This year she’s hosting her annual virtual Mad Tea Party, and oh me, oh my, I’m the honorary guest! On Saturday, June 25th, 2011 I’ll be sharing my Mad Tea Party post here on my blog, filled with curious tea party confections, recipes, and more. If that’s not fun enough, there will be oodles of other virtual attendees sharing their mad blog posts, all linked and hosted through her blog on A Fanciful Twist blog. To read more, sign up for the fun, or escape into Vanessa’s magical existence, click the invite below:

I’ll meet you here (and there) for this fanciful mad tea party on June 25th, and I’ll see you back here even sooner to share another recipe.

Good luck & enjoy! I’ll see you soon with my 50th blog post!



 

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Chocolate Espresso Bundt Cake with Dark Chocolate Cinnamon Glaze

Well, the birds are chirping, the sun is shining, and Easter is just days away, so I really don’t have a reasonable explanation as to why I would feel the need to create such a dark and intense dessert followed by moody and borderline-ominous photos.  The thing is, that just seems to be my frame of mind these days: well, not moody and ominous, but dark, rich, and chocolate-loving. In this case, my inspiration for the flavours of the cake came solely from a jar of dark chocolate covered espresso beans (the ones in the photos) that I bought a few weeks ago because, well, as you may have guessed if you follow my tweets on twitter, that I am often yearning for good coffee, chocolate, and caffeine in general. Sure, some may call that an addiction, but I prefer to call it a deep and passionate love affair. The style and photo inspiration came from a gorgeous blog I found a few months back through Pinterest, from this photo here, taken by John Cullen. The photo and cake are from designer Nikole Herriott‘s blog, who happens to be a local talent. She, among many other wonderful things, creates the most stunning and unique wooden pedestal plates. You can see them here. Let’s pray I can someday be the proud owner of one!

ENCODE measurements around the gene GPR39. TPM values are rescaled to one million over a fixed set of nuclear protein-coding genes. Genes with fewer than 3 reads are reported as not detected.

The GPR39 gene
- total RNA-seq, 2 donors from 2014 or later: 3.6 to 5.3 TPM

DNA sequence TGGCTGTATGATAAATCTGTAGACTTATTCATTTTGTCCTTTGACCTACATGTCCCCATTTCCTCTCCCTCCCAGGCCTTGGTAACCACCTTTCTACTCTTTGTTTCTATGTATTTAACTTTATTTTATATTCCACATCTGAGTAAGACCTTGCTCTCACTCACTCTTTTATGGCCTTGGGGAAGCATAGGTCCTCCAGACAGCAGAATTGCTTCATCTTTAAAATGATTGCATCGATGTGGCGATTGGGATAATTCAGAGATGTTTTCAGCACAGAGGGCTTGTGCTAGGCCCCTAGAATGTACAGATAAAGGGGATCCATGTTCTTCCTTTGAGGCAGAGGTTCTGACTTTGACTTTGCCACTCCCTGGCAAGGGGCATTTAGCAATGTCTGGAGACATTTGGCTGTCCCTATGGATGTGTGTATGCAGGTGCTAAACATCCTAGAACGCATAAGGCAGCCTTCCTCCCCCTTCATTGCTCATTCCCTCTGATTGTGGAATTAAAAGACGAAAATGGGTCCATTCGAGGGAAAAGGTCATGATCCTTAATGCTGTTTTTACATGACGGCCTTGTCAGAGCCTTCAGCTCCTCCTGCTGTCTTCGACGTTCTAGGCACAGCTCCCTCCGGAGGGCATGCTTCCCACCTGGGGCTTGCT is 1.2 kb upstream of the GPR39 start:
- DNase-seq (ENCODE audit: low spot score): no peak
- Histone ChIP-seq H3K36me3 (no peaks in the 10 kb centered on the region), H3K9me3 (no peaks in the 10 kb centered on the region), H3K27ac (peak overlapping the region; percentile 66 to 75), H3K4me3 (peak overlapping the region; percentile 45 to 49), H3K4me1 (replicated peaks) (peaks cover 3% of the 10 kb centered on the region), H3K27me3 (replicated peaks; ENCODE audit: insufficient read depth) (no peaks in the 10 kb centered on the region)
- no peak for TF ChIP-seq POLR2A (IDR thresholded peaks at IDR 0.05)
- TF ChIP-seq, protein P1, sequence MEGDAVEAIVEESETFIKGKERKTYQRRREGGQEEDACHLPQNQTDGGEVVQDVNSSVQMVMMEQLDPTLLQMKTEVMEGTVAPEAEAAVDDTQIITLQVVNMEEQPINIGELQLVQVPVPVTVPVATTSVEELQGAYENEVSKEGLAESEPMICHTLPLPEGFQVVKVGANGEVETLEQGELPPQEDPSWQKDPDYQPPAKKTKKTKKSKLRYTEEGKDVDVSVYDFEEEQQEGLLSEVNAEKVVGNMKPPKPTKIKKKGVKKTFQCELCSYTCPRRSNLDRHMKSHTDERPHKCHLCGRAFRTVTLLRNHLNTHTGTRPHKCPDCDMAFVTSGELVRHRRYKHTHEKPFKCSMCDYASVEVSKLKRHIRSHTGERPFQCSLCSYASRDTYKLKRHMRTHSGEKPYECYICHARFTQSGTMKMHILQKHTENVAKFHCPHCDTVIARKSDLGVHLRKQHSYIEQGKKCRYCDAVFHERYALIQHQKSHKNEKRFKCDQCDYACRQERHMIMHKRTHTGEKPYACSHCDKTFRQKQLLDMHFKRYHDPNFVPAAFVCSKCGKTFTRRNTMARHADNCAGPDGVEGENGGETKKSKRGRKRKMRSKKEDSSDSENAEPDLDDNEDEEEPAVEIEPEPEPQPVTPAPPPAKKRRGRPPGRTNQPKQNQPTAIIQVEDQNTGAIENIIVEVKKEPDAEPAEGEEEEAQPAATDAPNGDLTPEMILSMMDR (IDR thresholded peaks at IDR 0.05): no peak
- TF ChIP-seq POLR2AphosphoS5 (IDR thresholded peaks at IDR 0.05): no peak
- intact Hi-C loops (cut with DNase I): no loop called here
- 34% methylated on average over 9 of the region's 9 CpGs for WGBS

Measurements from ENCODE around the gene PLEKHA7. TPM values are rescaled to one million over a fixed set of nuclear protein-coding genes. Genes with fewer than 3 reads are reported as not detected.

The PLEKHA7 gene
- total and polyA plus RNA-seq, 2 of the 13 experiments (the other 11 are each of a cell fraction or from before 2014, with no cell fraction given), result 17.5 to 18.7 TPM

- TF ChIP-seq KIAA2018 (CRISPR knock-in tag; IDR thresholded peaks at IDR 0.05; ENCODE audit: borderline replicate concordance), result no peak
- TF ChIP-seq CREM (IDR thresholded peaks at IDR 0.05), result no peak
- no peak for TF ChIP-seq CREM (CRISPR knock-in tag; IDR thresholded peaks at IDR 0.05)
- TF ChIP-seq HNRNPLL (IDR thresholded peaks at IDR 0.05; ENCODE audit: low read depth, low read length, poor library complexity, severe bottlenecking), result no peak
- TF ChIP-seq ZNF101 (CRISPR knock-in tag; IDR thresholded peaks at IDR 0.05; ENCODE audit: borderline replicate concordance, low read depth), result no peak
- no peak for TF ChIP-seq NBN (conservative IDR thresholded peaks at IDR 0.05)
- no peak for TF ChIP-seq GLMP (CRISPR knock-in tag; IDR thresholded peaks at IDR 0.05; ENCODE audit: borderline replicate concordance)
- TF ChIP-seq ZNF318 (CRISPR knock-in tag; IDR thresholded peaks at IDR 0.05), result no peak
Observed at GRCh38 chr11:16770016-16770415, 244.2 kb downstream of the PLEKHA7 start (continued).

So, as any self-respecting chocolate and coffee addict would do, I decided to go ahead and try a chocolate espresso bundt cake and top it with a dark chocolate cinnamon glaze. If you happened to catch my recent post about the Vanilla Bean Bundt Cake with Vanilla Bean Glaze, you’ll remember that I am quite taken with bundt cake pans, even though my collection was pretty sad at a whopping 1 pan. Since then, I’ve added 2 more bundt pans to my collection, and couldn’t wait another day to get bundting. In this case, it’s actually an official Kugelhopf pan, which I really love, but the final cake took on a slightly less intricate shape, simply because the batter didn’t fill up the entire pan. I really didn’t mind, since it appears a bit more simple.

The cake itself is a rich, deep dark, chocolate cake kept moist with butter and sour cream. The method of warming the butter and cocoa on the stove first, then whisking in the remaining ingredients, was a first for me, but I feel it was a success, and it was kind of a welcomed change. I decided to add some cinnamon to the dark chocolate glaze because I love the combination of espresso and cinnamon; it’s reminiscent of my beloved triple-lattes sprinkled with cinnamon, but it also adds a neat, almost Mexican, dimension to the cake.  I should add, though, that the flavour of the espresso powder and cinnamon in the glaze is subtle, and really just boosts and enhances the amazing flavour of the dark chocolate, both in the cake and glaze.